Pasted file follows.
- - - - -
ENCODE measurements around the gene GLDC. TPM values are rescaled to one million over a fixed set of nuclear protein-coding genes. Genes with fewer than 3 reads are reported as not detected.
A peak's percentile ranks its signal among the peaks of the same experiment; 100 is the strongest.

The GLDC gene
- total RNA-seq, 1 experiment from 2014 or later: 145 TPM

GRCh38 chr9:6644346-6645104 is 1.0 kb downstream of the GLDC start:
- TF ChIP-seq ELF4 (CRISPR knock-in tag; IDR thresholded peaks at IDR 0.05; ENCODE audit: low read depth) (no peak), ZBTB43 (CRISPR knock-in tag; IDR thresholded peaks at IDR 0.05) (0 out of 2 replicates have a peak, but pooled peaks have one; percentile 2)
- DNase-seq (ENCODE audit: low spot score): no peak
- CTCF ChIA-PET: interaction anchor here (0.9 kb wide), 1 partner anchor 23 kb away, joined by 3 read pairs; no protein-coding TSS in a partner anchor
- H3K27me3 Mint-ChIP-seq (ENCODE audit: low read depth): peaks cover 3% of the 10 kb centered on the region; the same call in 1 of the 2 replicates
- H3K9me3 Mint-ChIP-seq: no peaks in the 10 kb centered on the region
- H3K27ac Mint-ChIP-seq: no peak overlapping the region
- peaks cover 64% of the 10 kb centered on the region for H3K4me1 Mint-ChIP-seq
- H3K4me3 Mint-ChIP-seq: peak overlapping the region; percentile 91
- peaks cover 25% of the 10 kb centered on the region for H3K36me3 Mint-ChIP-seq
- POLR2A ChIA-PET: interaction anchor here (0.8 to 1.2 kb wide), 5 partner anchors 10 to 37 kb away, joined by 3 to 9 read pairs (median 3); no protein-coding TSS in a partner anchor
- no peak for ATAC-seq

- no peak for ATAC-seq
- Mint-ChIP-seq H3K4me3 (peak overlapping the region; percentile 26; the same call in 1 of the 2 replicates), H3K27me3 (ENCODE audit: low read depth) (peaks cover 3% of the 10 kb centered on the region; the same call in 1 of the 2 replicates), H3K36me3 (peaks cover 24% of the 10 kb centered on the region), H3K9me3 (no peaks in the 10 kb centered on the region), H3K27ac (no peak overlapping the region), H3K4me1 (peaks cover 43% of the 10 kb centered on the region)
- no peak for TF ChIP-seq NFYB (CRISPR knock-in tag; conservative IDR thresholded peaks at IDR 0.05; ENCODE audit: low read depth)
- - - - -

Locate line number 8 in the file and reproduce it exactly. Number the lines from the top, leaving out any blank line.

- CTCF ChIA-PET: interaction anchor here (0.9 kb wide), 1 partner anchor 23 kb away, joined by 3 read pairs; no protein-coding TSS in a partner anchor